Hey everybody, Jen Holba here with the Debbie Zois team. I have something that I want to talk about, I am actually heading down to the police station right now to hopefully try and file a report against a scam that I fell into. It’s a rental scam for a house for rent and I’m beyond embarrassed that I found myself in this predicament.
But here we are, and I want to talk about it so that other people don’t experience the same thing I have, and can learn from my mistake.
So for a few months my husband and I have been looking at rentals. We’ve been using the MLS. We’ve been using Zillow – and every once in a while, we’ll glance at Craigslist because some agents or owners will market their rentals on Craigslist.
The other day we responded to a rental on Craigslist and it looked totally legit. Had all the same verbiage that an agent would have in an ad. When we asked the, supposedly, property manager to see the house, he told us that he was just there and that he left the back door unlocked. That he was running around the corner and he would be back to lock up, but to go ahead and help ourselves.
He knew that I was a licensed agent and so we thought that he was giving us the thumbs up to walk through the house because of that. So we walked the house, we love the house. It’s slightly under priced, which was kind of a red flag to me. It seemed sort of too good to be true.
It wasn’t unrealistic based on our market at the moment, but it definitely was a little under priced. So we fell in love with it. We called him back and asked him what we needed to do to place an application. At that point, he asked us for our email addresses and we gave them to him.
He sent us an application that was three pages long, had a company logo on the top, had a Henderson address, a phone number, a contact for first and last name – looked fairly legit, you know. I’ve been selling real estate for 20 years now and at that point I did not second guess what was happening. I filled out the application and my husband filled out the application.
It said on there that if we were independent contractors, that we would need to provide bank statements and 1099’s – our tax information. We gathered everything up and we emailed it over at right at that point, after we emailed all of our stuff over, I had this kind of intuition – kind of this sick feeling in the pit of my stomach.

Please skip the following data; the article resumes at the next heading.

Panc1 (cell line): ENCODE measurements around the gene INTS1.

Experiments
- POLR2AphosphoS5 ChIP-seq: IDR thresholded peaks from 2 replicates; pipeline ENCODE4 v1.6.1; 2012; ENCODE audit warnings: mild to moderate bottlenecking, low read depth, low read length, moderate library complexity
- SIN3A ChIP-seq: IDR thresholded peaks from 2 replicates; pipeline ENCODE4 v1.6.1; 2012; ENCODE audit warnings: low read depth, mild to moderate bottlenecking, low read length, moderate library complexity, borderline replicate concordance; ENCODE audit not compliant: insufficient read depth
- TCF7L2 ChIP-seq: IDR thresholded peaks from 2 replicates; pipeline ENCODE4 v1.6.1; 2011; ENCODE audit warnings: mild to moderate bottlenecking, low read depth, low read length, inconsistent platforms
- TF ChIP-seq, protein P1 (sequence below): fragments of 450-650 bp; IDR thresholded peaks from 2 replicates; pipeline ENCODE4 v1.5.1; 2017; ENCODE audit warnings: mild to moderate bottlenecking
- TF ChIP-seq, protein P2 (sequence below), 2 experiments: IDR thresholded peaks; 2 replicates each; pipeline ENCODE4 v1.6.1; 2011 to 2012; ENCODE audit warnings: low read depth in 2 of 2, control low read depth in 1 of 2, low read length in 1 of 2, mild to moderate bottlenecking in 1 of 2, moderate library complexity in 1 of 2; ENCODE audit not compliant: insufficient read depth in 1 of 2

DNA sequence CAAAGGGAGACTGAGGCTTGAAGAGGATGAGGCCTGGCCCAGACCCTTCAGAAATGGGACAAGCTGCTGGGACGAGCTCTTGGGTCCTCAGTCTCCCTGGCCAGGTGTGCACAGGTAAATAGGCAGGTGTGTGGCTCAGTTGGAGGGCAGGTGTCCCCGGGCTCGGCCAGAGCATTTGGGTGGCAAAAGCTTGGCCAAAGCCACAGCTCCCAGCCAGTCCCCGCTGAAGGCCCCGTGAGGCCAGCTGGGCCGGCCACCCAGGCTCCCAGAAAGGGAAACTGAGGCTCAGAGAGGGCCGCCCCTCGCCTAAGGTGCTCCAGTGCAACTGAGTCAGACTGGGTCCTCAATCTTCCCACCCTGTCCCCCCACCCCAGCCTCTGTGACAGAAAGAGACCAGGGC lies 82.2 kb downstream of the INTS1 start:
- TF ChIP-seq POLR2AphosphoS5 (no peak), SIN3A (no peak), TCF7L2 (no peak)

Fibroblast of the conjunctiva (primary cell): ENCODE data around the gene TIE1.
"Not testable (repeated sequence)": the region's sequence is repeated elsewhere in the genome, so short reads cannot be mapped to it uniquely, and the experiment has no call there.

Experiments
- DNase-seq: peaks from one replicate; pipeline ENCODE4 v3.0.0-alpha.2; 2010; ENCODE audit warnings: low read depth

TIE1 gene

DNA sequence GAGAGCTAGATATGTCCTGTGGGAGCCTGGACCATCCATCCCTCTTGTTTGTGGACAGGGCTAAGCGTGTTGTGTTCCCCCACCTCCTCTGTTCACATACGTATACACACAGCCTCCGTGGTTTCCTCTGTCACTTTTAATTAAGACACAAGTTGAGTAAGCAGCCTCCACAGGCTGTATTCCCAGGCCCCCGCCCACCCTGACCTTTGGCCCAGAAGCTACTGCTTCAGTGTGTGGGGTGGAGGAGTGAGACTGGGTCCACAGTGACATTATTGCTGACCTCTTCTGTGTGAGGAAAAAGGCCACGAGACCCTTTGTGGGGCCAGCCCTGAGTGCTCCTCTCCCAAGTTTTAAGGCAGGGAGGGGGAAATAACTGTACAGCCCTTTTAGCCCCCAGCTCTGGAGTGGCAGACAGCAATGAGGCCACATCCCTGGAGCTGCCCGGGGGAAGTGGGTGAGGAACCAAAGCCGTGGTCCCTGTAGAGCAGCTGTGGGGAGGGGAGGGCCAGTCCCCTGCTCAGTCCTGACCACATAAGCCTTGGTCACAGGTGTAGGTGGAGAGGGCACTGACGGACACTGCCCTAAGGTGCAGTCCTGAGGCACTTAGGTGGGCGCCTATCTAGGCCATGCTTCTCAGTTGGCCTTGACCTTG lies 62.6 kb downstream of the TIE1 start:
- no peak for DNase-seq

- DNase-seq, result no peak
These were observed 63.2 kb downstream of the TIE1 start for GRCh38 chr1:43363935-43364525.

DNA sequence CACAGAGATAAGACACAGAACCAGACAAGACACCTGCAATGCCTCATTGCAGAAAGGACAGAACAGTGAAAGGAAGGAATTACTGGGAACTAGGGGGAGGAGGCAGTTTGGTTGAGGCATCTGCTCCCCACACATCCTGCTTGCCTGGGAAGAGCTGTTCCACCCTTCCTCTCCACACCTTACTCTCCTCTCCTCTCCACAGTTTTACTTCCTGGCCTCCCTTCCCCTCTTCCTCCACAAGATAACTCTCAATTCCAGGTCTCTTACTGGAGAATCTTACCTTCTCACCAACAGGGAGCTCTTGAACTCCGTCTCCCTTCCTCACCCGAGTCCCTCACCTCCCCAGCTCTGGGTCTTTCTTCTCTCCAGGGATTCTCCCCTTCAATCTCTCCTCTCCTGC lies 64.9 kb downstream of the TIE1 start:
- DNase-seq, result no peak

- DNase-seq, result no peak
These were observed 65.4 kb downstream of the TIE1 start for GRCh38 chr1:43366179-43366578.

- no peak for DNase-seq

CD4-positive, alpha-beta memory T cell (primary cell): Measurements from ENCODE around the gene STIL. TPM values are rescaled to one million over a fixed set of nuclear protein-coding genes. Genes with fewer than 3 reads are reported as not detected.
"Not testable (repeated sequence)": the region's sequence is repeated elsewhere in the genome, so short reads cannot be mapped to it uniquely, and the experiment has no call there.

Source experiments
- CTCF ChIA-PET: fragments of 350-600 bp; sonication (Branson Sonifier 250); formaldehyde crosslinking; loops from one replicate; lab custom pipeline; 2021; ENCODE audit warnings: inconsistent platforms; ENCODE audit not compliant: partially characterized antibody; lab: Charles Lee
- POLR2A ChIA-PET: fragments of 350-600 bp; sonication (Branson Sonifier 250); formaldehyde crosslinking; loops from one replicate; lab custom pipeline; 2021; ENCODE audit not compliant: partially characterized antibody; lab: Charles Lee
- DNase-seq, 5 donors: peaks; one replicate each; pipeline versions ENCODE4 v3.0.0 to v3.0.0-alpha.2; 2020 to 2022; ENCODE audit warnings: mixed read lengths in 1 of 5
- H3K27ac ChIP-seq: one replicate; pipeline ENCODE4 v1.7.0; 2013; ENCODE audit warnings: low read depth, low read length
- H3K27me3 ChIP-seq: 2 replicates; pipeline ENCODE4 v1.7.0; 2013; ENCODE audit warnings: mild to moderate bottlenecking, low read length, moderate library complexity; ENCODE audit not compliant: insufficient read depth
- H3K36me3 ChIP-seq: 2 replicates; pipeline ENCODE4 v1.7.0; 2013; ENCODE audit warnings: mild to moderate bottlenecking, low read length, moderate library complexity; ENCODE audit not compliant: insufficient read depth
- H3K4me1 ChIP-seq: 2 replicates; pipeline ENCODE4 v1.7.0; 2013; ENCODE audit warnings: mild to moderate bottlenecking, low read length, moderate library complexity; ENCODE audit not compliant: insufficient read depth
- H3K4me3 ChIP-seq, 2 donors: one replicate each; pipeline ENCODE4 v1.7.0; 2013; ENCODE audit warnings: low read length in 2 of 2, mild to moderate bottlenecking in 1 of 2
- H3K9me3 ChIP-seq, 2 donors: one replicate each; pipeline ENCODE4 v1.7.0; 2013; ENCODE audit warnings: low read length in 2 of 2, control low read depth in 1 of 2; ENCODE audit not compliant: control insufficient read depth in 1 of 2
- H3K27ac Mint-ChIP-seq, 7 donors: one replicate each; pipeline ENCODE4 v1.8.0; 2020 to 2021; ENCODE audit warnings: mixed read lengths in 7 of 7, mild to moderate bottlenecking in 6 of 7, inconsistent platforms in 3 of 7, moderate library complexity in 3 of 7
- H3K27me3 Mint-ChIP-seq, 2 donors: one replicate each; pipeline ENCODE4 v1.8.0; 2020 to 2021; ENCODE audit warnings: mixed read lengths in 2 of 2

I’m like, this just seems too easy and something’s not right.
So I got on the multiple listing service to look at the home and see if I could figure out who the owners were, see if it was rented previously and kind of start to do some research that, in retrospect, I should have done before providing my application.
I quickly realized that the home was listed for sale and that I didn’t see a rental in the multiple listing service. So I called the listing agent and I asked her what if she knew that the property was listed for sale and she immediately replied with, “Oh my God, I can’t believe it. They’re trying to scam the owner again.” She went on and on to talk about how this has been going on for weeks and that she’s contacted the online FBI, filed police reports and she just can’t seem to get it to stop.
At that point I panicked and I thought, “I just sent over every piece of personal information to a scam artist.” Quickly, Tim and I got online and once we realized what was going on, we jumped on creditkarma.com, went to all three credit bureaus and locked down our credit.
Now, there’s a lock option and there’s a free option. If you lock your credit, you can lock and unlock it as you choose. Nobody can pull your FICO score. Nobody can apply for credit cards. And it’s easy for you to go on as a consumer and unlock it when you need to use it.
So as an example, Tim and I are still looking for a rental and we’re going to need to unlock it when we find something so that the owner can run our credit. We also went in immediately and froze all of our bank accounts. We closed every last one of them. It was a real pain and it’s still a little bit of a pain, but we got it done. We were proactive to make sure that our financial information is secure and that our credit is isn’t jeopardized by this at least not anytime soon.
So here I am. Now, I’m sitting at the police station. I am going to go in and I’m going to file a report. The scammer did hit us up yesterday, looking for money. He would like us to wire money to a bank account that he’s going to give us the account number for.
And once we do that, he will make arrangements to meet us with the keys to our new apartment. It’s pretty comical. So let’s see what the police station says and I will get back.
Well, that was quick. The police police department said that because a crime has not been committed, meaning – first thing they asked me was, has this person taken money from you? And I said, no. They said that there’s nothing they can do.
What they did was they referred me to file a report at ic3.gov, which is the internet division for the FBI. She said to to file a report there. Then she reiterated that I should call all of my credit bureaus and freeze all my accounts and all my information. So not a whole lot that police department can do. Thank God we didn’t lose any money.
We didn’t wire them the money, like they asked – we caught onto it quickly. But I have to tell you that I’m still so embarrassed that I fell for it. I never thought, especially with my experience, that I would walk into a trap like this. So clearly it’s everywhere. I’ve been told since this whole thing started that there are listings on Zillow that are fictitious.
So it’s not only Craigslist. It can be on Zillow or a reputable website as well. So be careful. Make some phone calls before you provide any information. Sounds silly to say it, but do some research. If it doesn’t feel right, chances are, it might not be right. Stick with your gut and I hope you learn from my lesson.